In the present case it is claimed that there was both prosecutorial delay and delays within the system which prevented an earlier set of judicial review proceedings being disposed of within a reasonable time. There is no suggestion that there was any form of judicial delay contributing to that alleged delay. The Court must thus consider the circumstances in which delay of the sort complained of, particularly when superimposed upon an already lengthy interval of time between the offence and the completion of pre-trial court procedures, may entitle an applicant to obtain prohibition of his trial.
The factual background surrounding the alleged offences in this case is elaborated in greater detail in the first set of judicial review proceedings in this matter and need only be summarised briefly. On 24th November, 1983, Mr. Don Tidey, one of Ireland's best known businessmen, was abducted and held at a primitive hideout in a wooded area of County Leitrim where he remained until the 16th December, 1983. On that date Mr. Tidey was rescued from his dire predicament by the garda. During a shoot-out which occurred in the course of his rescue a garda recruit, Gary Sheehan, and an army private, Patrick Kelly, were shot dead. The kidnappers made good their escape, but amongst a number of items left behind at the scene were a milk container, a plastic container and a cooking pot. It is part of the State's case that the applicant's fingerprints were found on these items. The applicant was thus a prime suspect in the garda investigation which followed.
Certain things were known about the applicant. He had been imprisoned in Northern Ireland since 1975, serving a long sentence of imprisonment for his part in the I.R.A. bombing of a bar on the Shankill Road in Belfast in which five people were killed. On 25th September, 1983, the applicant, along with other prisoners, managed to escape from the Maze Prison. The kidnapping of Mr. Tidey occurred not long afterwards in November, 1983. The applicant was arrested in The Netherlands in January, 1986 at which point he was found to be in possession of a stolen or forged Irish passport. On 3rd December, 1986, he was extradited from the Netherlands back to Northern Ireland. From that time until some time shortly prior to his arrest, he was serving his sentence in Northern Ireland, a fact that was known to the garda. The garda did not seek to interview the applicant in relation to the Tidey abduction while serving his sentence in Northern Ireland because it was believed he would not co-operate in any such venture and would be entitled to refuse to see any garda that sought to interview him whilst in prison in Northern Ireland. The applicant was on parole in this jurisdiction at the time of his eventual arrest on 5th January, 1998.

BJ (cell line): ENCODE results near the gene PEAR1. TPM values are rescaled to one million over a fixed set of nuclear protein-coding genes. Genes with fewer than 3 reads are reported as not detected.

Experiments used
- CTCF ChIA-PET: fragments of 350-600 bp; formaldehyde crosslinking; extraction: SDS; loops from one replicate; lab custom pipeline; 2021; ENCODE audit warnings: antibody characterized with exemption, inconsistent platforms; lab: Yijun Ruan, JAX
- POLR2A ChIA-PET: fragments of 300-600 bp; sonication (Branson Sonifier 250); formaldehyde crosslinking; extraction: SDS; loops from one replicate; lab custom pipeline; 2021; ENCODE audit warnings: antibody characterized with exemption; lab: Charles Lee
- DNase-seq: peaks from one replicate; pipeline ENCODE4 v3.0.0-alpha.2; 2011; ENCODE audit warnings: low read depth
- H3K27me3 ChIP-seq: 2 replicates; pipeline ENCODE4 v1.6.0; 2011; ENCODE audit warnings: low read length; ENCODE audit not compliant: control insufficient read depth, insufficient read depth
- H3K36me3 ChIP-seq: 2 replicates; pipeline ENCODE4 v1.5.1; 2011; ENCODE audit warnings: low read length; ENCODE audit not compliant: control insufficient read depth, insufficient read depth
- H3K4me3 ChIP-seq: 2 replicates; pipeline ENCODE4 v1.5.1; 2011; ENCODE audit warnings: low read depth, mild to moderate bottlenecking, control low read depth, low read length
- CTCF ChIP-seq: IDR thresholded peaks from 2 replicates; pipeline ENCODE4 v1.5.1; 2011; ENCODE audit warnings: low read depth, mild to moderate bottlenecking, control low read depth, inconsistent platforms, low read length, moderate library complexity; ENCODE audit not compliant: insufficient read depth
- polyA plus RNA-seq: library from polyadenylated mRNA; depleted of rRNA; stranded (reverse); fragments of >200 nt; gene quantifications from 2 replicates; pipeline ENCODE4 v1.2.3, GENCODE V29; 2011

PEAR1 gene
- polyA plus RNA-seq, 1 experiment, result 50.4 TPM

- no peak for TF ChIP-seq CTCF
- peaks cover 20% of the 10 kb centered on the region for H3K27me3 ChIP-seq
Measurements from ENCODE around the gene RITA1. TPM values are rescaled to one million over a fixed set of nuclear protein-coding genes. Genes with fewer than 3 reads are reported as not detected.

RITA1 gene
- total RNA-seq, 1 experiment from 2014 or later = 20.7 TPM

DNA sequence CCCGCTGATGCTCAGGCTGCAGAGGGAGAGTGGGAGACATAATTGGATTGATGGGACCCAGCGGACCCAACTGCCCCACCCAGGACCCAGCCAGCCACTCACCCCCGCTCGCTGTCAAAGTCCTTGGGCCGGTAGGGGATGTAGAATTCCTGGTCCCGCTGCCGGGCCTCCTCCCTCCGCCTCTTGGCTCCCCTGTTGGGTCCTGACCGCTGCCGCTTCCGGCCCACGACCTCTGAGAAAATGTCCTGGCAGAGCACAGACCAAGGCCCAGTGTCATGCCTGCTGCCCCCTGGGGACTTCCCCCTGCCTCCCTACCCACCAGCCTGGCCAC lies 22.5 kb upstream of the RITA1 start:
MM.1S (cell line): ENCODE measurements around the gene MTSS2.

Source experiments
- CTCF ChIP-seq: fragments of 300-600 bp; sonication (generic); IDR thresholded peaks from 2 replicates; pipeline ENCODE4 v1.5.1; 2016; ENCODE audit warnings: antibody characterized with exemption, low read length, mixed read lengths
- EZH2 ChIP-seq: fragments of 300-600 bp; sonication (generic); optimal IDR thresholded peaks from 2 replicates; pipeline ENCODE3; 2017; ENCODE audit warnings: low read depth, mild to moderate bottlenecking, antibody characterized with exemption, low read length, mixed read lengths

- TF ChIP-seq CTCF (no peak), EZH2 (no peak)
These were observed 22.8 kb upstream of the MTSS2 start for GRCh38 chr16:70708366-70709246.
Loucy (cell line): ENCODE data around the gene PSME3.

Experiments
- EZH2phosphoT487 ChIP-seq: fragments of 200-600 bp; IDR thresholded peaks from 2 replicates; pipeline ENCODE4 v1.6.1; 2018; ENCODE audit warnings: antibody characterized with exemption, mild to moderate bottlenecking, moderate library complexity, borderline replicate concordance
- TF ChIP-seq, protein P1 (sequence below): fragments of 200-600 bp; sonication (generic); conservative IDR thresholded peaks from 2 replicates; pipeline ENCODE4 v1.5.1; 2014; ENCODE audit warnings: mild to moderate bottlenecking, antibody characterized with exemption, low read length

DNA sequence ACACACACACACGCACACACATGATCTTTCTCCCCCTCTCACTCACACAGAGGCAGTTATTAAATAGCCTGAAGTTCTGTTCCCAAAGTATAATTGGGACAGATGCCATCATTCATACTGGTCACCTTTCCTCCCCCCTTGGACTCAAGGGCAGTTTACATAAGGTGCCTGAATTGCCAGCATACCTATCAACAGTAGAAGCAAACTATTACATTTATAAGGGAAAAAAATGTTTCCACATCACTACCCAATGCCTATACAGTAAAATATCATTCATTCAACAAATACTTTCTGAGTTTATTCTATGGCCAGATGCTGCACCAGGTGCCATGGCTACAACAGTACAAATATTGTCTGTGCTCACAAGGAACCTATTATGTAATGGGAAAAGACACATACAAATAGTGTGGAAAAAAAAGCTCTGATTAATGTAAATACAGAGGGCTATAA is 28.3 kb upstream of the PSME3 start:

The statements of the garda witnesses make clear that, following arrest, the applicant for the most part declined to answer questions and simply stared at the wall. It is alleged, however, that he did make certain admissions while being questioned. Specifically, it is alleged when asked about his involvement "in Drumcroman Woods"he said:
"On the advice of my solicitor I will not discuss it. 1 was there you can prove that but 1 will not talk about it. "
He was also questioned as follows:
"Q. What do you expect will happen to you? A. I am
prepared for the big one. 1 have already talked to her [his girlfriend who had been to see him] about our future and house.
Q. Do you mean murder? A. 1 am prepared for the worst."
These alleged admissions, together with the fingerprints, constitute the case against the applicant. Neither in the course of previous proceedings, nor in the present proceedings, has the applicant disputed the admissibility or accuracy of the evidence in relation to these alleged admissions. However, in the years following the events at Drumcroman Woods, the various items upon which it was alleged the applicant had left his fingerprints became lost in Garda Headquarters in the Phoenix Park in Dublin where they had been stored. From evidence given in the first judicial review proceedings, described in the next paragraph hereunder, it appears that these items were preserved in a specific room in Garda Headquarters in 1983. The room in question was subsequently changed in use from storeroom to a library and conference room and the items in question could not thereafter be traced or located. However, photographs of the fingerprints on the items had been taken and the same were preserved and are available for use at any trial of the applicant. Their loss, however, featured prominently in the first set of judicial review proceedings brought herein.
Before describing those proceedings it is...